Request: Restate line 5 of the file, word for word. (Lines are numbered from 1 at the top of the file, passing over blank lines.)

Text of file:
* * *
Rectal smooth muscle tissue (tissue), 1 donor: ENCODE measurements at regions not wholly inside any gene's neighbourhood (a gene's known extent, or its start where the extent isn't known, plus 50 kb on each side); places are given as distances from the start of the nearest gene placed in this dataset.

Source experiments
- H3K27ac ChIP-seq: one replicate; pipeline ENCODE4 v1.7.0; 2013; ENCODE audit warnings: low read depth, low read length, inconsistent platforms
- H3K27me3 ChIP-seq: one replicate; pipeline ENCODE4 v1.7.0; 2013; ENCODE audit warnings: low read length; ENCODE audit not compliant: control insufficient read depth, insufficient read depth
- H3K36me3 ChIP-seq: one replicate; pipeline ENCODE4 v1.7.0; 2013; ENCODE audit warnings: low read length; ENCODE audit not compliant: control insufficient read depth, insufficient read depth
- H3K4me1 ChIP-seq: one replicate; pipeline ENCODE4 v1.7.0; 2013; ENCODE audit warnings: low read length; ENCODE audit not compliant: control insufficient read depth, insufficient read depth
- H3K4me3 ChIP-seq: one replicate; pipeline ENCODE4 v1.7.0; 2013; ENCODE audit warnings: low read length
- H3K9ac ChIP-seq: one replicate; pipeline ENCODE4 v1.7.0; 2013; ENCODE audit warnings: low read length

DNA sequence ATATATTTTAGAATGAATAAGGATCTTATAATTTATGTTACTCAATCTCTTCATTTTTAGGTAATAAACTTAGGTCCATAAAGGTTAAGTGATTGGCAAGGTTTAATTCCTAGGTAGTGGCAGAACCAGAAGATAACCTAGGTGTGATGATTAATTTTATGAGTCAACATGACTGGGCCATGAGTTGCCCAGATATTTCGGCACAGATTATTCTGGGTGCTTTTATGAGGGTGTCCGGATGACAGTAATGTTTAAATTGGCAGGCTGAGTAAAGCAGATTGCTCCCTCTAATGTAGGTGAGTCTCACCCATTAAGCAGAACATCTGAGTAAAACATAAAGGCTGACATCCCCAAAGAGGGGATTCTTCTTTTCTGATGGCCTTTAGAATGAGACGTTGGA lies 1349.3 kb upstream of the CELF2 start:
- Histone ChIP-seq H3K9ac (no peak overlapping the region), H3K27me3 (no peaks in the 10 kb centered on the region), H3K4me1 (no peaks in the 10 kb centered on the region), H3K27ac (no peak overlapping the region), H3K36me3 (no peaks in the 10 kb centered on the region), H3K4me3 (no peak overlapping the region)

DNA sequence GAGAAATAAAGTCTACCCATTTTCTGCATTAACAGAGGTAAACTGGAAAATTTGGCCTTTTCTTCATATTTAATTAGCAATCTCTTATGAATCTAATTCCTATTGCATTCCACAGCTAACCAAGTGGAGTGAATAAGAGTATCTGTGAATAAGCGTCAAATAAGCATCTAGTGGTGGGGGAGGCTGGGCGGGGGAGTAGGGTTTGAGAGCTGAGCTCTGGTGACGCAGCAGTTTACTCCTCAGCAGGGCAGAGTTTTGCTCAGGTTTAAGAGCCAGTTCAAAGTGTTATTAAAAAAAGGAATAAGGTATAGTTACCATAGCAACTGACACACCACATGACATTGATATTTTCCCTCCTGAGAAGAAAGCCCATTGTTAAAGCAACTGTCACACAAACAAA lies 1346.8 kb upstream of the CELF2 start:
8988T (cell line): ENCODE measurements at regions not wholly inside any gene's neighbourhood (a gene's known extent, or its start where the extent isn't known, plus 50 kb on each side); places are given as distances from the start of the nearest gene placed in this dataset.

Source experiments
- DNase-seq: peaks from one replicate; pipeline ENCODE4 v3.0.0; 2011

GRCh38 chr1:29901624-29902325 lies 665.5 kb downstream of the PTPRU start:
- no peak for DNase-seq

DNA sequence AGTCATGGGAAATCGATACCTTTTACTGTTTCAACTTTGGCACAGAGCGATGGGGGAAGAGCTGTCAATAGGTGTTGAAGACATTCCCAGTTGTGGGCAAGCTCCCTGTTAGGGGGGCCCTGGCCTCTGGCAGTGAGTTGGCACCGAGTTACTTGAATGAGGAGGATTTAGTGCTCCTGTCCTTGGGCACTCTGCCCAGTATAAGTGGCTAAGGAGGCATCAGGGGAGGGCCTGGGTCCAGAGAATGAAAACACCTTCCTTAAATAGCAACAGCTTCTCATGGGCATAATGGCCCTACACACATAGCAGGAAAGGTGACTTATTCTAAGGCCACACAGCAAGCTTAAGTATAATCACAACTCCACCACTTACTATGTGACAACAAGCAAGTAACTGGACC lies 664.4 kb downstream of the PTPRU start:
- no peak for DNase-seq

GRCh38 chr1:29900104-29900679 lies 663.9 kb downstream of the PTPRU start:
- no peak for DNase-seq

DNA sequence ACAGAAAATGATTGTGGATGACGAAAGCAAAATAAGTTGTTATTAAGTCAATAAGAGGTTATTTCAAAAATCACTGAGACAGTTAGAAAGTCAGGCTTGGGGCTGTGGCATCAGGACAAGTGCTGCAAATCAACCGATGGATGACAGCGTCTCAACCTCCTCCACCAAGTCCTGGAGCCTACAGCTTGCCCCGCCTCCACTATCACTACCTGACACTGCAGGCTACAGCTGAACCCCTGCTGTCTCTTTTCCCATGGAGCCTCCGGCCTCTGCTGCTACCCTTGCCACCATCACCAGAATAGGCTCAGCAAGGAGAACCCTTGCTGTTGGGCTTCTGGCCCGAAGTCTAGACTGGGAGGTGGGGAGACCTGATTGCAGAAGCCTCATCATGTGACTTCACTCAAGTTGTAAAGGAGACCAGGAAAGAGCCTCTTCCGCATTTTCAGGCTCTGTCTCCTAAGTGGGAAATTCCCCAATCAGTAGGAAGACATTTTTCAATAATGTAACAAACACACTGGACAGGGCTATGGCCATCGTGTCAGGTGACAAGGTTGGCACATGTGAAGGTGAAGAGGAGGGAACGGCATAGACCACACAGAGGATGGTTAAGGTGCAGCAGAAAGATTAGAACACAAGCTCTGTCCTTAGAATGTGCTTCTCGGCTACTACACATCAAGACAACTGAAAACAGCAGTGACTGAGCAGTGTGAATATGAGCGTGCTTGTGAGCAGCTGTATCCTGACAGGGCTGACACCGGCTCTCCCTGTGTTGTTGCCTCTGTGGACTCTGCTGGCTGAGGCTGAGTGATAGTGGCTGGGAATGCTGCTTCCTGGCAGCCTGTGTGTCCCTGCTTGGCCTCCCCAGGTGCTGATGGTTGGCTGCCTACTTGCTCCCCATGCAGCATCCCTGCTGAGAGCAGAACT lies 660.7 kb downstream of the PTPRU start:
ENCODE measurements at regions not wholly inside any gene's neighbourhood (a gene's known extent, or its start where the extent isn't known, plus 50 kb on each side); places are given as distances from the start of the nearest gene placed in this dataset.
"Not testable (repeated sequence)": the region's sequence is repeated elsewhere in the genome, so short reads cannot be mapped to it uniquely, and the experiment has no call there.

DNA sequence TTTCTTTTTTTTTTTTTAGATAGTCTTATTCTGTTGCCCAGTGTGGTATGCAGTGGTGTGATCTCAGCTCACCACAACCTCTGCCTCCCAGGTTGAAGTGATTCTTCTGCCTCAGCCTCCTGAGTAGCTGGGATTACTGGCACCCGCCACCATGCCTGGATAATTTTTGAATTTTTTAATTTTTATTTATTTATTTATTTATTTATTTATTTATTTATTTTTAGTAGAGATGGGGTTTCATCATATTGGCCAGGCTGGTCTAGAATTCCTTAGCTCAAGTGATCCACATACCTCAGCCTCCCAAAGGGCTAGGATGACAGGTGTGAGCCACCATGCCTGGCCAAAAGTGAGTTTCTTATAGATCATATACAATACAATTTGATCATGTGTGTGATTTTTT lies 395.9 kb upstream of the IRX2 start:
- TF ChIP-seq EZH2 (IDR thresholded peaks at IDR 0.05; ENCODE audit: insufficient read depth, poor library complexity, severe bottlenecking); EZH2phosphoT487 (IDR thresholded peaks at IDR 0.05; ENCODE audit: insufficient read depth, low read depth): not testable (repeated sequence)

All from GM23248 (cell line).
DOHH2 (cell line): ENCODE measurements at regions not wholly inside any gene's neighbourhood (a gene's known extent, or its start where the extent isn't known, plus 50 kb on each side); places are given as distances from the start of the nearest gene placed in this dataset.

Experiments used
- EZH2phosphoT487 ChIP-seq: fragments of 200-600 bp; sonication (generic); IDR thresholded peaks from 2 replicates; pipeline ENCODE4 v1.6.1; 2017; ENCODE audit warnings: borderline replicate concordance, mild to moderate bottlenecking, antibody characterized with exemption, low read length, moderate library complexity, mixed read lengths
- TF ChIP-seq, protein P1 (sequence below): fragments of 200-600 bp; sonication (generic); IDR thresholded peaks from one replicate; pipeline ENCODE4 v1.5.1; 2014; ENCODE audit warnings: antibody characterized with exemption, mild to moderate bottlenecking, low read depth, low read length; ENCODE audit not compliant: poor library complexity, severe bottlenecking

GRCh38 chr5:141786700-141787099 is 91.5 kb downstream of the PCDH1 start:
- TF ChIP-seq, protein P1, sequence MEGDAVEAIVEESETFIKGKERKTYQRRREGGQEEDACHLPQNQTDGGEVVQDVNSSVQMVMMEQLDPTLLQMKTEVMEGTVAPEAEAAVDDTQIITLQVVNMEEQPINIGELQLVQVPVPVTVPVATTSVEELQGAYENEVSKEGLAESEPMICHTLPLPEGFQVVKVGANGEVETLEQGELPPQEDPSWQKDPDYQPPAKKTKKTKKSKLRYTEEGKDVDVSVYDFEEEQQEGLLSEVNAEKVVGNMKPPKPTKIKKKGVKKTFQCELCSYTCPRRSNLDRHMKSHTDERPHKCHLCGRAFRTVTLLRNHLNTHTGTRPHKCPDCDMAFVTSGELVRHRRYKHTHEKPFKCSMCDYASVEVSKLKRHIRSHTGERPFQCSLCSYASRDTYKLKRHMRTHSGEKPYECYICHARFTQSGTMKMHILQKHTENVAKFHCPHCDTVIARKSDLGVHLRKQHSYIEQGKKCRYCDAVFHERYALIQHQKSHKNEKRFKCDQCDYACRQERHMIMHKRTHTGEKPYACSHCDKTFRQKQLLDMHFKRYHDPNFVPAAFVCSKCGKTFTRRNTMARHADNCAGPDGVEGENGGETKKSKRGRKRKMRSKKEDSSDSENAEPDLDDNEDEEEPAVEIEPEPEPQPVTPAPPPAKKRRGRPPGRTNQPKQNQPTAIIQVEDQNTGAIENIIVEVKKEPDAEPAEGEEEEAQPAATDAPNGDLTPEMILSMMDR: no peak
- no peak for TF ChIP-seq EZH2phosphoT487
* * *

- H3K36me3 ChIP-seq: one replicate; pipeline ENCODE4 v1.7.0; 2013; ENCODE audit warnings: low read length; ENCODE audit not compliant: control insufficient read depth, insufficient read depth